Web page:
Thinking that he might want to attend the Naval Academy, John enrolled in a feeder for Annapolis and West Point, The Bullis School – “6 miles from the White House.” A boarding and day school in Silver Spring, Maryland, it was not unusual to see as many as eight Bullis graduates, at one time, on the varsity football squad at the Naval Academy.
But fate intervened when an assistant football coach at the University of Virginia spotted a “super player” on the Bullis gridiron – young John Meroney. The assistant was so excited at what he saw on the field that he telephoned his colleague and friend Herb Appenzeller, head football coach at Guilford College in Greensboro, North Carolina – “The Only Quaker College in the South.”
“We don’t want another ACC school to get him,” Martin told Appenzeller. “If you get him, you will have an All America.”
Appenzeller traveled to Washington to meet John and his parents at their home on 1211 Cleveland Street in Arlington. He invited him to visit Guilford. John accepted. While in Greensboro, Appenzeller sold him on coming to the Old North State to play. He entered Guilford in 1956. John would become one of Guilford’s all-time best and, in 1974, he was inducted into the Guilford College Hall of Fame.
In Guilford’s first game of the season against Elon, Appenzeller recalled, “John ran 96 yards for a touchdown. On his second play, he ran 98 yards for a touchdown. On his third carry, he went 97 yards for a third touchdown.” It became a pattern.
John became famous “from Murphy to Manteo,” – Guilford’s first All American, and an outstanding sprinter on the track team, too. He was graduated with honors in 1960. In 2019 Appenzeller, who would go on to become Guilford’s athletic director for decades, included John’s exploits in his book, Legends from the Locker Room.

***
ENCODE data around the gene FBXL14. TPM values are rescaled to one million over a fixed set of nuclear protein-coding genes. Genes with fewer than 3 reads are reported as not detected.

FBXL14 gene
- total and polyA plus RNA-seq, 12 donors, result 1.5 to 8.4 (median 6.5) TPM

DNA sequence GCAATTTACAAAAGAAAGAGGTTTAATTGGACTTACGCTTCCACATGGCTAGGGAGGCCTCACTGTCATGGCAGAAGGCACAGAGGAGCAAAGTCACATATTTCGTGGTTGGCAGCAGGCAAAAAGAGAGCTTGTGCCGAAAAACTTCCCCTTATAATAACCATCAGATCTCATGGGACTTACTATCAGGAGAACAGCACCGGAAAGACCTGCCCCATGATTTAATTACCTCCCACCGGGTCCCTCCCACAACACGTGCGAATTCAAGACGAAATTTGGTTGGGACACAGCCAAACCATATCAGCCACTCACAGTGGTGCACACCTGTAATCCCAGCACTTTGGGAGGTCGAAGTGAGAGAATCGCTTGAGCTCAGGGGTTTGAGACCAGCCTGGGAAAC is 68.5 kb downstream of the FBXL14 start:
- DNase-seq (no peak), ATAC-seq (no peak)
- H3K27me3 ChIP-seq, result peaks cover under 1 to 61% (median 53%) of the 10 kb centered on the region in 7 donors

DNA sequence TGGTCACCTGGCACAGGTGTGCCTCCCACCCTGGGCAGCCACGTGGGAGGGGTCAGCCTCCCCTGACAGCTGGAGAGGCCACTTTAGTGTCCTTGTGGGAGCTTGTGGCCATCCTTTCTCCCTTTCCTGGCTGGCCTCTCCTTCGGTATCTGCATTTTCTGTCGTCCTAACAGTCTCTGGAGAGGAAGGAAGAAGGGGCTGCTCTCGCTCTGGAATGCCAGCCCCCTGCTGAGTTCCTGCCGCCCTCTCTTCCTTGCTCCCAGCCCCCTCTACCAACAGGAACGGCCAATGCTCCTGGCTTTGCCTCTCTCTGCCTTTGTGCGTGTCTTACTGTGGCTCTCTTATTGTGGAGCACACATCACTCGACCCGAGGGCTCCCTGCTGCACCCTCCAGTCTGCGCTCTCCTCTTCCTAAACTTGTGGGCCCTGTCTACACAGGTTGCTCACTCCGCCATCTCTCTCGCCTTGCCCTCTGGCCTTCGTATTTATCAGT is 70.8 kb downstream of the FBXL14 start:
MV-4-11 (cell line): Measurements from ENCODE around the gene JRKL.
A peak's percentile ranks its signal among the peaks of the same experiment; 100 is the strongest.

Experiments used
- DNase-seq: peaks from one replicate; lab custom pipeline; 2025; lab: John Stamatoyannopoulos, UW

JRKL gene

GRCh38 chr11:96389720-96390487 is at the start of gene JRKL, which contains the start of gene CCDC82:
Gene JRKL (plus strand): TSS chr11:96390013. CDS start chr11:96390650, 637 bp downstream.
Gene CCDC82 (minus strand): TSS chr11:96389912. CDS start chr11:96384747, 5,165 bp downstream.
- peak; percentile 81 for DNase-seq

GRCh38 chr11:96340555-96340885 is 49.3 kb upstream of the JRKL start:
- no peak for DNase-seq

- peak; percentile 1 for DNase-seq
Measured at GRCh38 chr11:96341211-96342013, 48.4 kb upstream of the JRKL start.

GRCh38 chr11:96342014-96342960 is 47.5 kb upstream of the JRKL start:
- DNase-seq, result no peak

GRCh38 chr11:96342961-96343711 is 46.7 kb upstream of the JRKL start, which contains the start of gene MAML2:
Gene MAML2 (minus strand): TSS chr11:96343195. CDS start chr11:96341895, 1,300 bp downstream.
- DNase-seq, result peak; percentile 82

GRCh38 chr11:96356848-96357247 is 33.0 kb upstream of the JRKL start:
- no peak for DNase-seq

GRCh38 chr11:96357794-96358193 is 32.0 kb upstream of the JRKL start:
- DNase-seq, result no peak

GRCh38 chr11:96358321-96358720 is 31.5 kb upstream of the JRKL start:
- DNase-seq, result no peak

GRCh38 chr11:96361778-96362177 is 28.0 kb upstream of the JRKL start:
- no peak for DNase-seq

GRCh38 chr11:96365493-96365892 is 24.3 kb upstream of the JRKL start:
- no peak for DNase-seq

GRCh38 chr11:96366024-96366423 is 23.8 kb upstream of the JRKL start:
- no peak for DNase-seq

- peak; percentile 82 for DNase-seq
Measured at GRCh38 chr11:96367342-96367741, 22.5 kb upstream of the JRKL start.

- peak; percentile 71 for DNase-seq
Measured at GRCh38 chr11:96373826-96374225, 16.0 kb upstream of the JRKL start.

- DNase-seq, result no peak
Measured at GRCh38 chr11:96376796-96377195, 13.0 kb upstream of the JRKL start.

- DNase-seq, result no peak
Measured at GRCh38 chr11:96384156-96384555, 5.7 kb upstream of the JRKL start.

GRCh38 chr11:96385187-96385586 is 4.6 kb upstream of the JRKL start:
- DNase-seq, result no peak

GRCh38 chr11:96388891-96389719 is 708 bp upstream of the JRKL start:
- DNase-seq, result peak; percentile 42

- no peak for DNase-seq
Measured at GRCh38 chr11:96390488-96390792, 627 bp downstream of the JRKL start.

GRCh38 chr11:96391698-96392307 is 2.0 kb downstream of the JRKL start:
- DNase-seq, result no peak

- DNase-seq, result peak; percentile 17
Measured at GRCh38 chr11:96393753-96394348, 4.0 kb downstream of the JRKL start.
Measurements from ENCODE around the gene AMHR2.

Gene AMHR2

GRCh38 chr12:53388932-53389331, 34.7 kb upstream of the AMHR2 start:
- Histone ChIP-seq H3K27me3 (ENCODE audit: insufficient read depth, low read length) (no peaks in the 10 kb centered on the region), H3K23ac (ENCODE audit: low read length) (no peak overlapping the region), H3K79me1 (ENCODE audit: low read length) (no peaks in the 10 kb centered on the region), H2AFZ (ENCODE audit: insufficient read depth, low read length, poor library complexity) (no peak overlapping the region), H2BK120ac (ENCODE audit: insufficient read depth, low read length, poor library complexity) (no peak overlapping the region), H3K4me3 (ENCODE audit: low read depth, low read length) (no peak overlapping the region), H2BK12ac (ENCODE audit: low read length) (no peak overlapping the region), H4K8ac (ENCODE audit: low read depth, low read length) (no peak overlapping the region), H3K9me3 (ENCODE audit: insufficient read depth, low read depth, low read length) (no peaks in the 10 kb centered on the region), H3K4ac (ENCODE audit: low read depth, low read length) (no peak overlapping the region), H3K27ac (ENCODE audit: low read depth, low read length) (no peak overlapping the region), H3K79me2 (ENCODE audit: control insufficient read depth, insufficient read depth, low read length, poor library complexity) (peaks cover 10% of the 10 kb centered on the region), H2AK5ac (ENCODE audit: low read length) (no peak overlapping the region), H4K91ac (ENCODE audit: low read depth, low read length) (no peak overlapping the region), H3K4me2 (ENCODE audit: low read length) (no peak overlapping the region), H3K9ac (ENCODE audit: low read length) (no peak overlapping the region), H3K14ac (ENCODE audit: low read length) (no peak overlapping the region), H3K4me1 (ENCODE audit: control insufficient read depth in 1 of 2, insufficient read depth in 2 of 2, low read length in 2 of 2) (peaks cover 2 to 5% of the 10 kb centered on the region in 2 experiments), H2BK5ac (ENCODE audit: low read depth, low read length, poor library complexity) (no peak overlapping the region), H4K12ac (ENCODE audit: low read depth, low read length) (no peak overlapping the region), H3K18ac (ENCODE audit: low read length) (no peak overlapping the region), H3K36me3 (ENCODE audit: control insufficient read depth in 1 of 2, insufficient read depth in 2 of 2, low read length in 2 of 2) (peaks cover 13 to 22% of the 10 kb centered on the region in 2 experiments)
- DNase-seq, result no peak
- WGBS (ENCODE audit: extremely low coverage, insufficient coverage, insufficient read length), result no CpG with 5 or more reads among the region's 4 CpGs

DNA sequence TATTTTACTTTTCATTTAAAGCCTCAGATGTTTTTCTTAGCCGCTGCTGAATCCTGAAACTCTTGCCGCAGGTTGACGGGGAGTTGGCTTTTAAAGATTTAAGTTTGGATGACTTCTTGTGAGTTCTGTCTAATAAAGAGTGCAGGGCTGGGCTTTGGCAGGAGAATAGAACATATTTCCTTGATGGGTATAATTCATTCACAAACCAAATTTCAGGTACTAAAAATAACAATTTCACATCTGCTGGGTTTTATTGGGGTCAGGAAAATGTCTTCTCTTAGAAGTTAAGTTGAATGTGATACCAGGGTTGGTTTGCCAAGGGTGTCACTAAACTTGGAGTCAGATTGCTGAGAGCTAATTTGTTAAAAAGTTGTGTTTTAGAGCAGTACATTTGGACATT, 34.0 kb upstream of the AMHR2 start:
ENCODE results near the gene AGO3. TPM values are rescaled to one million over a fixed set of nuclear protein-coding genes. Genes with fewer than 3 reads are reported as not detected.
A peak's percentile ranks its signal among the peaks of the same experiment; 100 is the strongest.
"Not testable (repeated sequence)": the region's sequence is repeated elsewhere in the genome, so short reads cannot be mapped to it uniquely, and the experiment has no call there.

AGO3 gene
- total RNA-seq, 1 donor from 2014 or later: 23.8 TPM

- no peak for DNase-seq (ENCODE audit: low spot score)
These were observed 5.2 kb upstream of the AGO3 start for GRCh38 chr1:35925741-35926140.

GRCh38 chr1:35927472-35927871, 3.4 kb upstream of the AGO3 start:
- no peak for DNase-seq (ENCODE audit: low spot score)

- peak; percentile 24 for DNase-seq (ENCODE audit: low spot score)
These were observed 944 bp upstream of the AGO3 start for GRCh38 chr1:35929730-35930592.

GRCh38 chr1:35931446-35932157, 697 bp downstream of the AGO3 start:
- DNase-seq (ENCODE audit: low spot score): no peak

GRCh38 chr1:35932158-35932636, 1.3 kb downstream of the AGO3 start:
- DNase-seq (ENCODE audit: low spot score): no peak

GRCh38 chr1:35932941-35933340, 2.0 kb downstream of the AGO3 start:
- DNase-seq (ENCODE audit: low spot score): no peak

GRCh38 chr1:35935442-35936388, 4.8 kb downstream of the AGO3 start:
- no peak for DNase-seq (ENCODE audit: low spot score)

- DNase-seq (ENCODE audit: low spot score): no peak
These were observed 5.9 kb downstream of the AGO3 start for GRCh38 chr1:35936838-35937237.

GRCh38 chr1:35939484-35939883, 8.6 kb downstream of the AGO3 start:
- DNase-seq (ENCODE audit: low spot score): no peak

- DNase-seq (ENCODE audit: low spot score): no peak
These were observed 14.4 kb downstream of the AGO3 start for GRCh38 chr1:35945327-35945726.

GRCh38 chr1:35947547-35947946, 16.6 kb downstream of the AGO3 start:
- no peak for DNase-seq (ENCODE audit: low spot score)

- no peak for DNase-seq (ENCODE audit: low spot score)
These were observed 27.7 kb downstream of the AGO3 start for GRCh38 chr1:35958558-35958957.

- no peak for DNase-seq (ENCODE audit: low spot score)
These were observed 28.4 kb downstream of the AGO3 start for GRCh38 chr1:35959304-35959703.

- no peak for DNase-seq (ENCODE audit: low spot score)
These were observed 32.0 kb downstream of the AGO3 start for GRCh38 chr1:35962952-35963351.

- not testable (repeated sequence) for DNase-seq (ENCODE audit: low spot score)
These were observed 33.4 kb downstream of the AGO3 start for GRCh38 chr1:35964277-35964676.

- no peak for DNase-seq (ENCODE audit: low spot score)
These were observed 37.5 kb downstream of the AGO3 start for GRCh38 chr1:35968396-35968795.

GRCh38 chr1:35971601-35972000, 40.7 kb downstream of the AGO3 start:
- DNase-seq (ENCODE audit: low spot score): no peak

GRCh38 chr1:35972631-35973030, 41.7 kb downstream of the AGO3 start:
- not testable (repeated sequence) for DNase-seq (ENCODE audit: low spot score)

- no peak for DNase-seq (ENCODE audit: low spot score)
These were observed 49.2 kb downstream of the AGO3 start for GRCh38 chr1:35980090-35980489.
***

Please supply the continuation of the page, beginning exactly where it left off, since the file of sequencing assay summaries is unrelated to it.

“I felt later in life that John Meroney was the football player that had the greatest influence on me in all my years of coaching,” Appenzeller wrote.
John signed with the Green Bay Packers to play for Coach Vince Lombardi for the 1960 season – this was during the Packers’ legendary era of Bart Starr and Paul Hornung. At the time, the starting salary in the National Football League was $17,934. But before the first game of the season, Lombardi himself cut John from the team. John was too small – 5-10 and 185.
When John recounted his short-lived time with the Packers, he would say, “If you think I’m only 5-10, you’ve got some stinkin’ thinkin.’ You’ve got to think bigger than that. I’m 6-2, about 230 pounds – I’m just a compact version of that, see? Some of you big guys who are about 6-2 or 6-3, I want to see you run about four or five times into Hawg Hanner or ole Ray Nitschke or Willie Wood and then come back up and not be any shorter than I am.”
After the Packers, he returned to Guilford where he worked with the football team as a backfield coach and scout. In 1962-63, he also did graduate work at the University of Virginia’s School of Administration in Charlottesville. Later, John was track and assistant football coach in the Department of Athletics at Frederick College in Portsmouth, Virginia.
In 1964, he launched a business career with Fidelity Union Life Insurance Co., where he was named regional rookie of the year and in time was inducted into the President’s Club. At American Bankers in 1971, he joined the Millionaire’s Club. In 1974, John was Phoenix Mutual Life’s Man of the Year. Later, he joined the brokerage business in Winston-Salem, first as vice president of Advance Investment Co., where he worked with William E. Hollan, Jr.; at the Pinnacle Group, with Lee Cain; and in 1988 started a career with NCNB where he became senior vice president, NationsBanc Investments, Inc., (later Banc of America Investment Services, Inc.), and senior vice president, Merrill Lynch Private Client Group.